BASEBALL IN BRITAIN: In November, former major leaguer Chase Utley went overseas to help promote the 2023 London Series between the Chicago Cubs and St. Louis Cardinals. (Getty Images)

NASCAR has Chicago street race, return to vintage track

HOLLYWOOD, California — The sports facility industry is stacked with new projects, focusing on the development of traditional stadiums, and for baseball and motorsports, greater expansion into non-traditional venues and new markets.

Those trends were discussed among a panel of executives from Major League Soccer, MLB, NASCAR and the College Football Playoff during the Stadium Managers Association seminar in mid-February.

Over the past decade, no league has built more new venues than MLS, which opens the 2023 season with 29 teams. St. Louis City SC, the newest expansion team, plays its first home match CityPark, its new 22,500-seat downtown stadium, in early March. For the first time in the league’s 27-year history, the $457 million facility includes the team’s practice facility as part of the stadium footprint.

“I’m excited for the supporters’ march over there (from neighboring bars); it’s going to be loud, they’re sold out and the supporters section is our maximum allowed with a 34% rake (in the stands),” said Jeff Stonebreaker, MLS’s vice president of safety and security. 

For North America’s premier soccer organization, the addition of St. Louis builds on last year’s success with FC Charlotte, a first-year team that averaged 35,260 in attendance, second-highest in the league behind Atlanta United FC. In Charlotte, the team plays home matches at Bank of America Stadium. The NFL Carolina Panthers’ venue was upgraded for soccer with a new tunnel club and other improvements, a $50 million investment.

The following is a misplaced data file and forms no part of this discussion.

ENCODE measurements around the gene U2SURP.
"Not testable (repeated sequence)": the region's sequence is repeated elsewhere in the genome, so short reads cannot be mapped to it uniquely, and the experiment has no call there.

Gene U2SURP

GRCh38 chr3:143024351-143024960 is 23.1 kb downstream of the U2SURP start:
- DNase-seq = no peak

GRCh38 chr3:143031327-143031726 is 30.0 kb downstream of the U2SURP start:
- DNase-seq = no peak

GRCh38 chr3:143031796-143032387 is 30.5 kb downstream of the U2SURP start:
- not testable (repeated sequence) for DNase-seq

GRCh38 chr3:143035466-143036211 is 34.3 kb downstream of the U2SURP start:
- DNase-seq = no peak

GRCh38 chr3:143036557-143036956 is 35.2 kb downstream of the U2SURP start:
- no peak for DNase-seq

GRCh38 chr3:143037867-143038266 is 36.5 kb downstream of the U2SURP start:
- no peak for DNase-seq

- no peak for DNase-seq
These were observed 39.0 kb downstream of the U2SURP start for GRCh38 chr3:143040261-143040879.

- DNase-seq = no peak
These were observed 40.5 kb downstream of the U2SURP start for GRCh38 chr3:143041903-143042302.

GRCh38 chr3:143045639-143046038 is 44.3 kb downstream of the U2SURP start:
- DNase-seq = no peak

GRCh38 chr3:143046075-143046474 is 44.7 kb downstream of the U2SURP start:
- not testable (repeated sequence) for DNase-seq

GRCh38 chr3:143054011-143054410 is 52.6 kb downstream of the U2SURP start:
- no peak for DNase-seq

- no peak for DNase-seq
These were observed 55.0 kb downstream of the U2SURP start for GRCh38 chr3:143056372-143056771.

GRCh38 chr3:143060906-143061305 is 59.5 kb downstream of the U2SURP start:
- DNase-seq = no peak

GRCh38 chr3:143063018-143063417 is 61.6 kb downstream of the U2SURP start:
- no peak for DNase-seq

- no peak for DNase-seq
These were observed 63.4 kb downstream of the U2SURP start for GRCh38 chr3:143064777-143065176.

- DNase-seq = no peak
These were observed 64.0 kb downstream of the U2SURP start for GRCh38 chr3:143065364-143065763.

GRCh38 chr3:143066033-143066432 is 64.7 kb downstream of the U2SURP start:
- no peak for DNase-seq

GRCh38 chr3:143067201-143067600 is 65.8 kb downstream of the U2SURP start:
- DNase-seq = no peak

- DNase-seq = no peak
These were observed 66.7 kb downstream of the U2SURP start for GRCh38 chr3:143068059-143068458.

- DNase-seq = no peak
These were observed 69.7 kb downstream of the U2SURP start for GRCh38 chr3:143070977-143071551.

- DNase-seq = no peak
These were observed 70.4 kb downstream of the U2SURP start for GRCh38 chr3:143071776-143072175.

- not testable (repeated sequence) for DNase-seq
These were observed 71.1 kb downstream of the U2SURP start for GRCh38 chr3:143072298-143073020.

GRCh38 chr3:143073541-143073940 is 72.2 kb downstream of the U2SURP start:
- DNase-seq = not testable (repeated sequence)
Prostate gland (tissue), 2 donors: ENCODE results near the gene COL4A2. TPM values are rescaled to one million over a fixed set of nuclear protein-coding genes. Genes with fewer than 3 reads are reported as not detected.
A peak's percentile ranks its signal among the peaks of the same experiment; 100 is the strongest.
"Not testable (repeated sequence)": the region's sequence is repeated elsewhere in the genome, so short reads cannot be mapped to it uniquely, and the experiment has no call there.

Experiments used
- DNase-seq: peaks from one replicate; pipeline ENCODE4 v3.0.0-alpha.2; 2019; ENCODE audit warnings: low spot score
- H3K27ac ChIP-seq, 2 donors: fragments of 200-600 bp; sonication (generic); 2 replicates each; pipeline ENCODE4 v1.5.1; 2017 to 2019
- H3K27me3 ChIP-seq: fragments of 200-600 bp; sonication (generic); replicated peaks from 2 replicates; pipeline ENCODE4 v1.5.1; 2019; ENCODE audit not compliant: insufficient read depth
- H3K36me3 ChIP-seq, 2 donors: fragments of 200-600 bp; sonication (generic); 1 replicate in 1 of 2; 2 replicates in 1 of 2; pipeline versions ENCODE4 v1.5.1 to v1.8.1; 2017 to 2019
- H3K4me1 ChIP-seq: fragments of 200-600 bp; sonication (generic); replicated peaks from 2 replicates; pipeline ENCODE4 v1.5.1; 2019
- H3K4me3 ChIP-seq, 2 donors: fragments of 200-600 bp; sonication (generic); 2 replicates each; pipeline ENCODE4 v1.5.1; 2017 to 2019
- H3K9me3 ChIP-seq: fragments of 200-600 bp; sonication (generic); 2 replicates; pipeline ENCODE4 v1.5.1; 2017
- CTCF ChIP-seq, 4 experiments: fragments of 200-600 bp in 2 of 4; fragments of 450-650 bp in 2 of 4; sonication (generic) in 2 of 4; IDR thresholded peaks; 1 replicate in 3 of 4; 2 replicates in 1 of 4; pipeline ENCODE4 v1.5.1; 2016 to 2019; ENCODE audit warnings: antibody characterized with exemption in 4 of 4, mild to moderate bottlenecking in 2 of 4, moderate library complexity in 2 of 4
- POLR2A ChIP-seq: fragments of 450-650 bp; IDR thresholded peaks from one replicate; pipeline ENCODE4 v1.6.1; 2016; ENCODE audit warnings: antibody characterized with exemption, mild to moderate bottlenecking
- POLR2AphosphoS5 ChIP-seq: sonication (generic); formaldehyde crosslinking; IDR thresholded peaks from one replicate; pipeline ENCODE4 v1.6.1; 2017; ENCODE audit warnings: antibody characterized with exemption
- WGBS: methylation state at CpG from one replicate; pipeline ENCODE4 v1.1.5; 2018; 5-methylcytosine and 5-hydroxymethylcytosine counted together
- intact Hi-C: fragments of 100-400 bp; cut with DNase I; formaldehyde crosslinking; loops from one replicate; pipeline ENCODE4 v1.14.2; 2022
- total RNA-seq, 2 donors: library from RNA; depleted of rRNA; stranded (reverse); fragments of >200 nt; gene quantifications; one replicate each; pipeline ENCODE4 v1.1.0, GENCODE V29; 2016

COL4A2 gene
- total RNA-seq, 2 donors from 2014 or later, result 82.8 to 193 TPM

“People scratched their heads when we said we’re going to Charlotte, but the renovation (team owner) Tepper Sports did to this existing NFL stadium was nothing short of remarkable,” Stonebreaker said. “On the final walk-through (before their first match), they were saying, ‘Don’t tell the football guys, because they haven’t seen this side yet, and they’re going to be jealous.’ They proved that you don’t need to build a brand new place.”

This year, NASCAR celebrates its 75th anniversary by showcasing its sport on the streets of downtown Chicago. The Chicago Street Race takes place on July 1-2 with the 2.2 mile course circling Grant Park by the lakefront. As part of marketing premium ticketing packages, NASCAR will build a Paddock Club,  standing three stories tall above the tree line, said Julie Giese, president of the Chicago Street Course and formerly with the Phoenix Raceway.

The event extends to pre-race and post-race concerts with the Black Crowes, The Chainsmokers, Charley Crockett and Miranda Lambert. It’s the first NASCAR event in the Windy City since 2019 at Chicagoland Speedway in Joliet, Illinois.

“Everything there is fully temporary,” Giese said. “We’re building as quickly as possible and getting out of there quickly too, knowing there are other events (such as Lollapalooza in early August) in Chicago afterward. We’re spending $50 million to bring this event to life. It’s a great opportunity for us to return to the market. It brings our sport to new audiences. We had 70% new attendees at the Clash at the Coliseum in Los Angeles and we’re anticipating that again in Chicago.”

In addition, NASCAR is honoring its legacy by holding its All-Star Race at historic North Wilkesboro Speedway in North Carolina. Dates are May 19-21. The vintage racetrack, which hasn’t played host to a NASCAR event since the late 1990s, is going through upgrades with additional seating to bring capacity up to 24,000, still an intimate setting for race fans.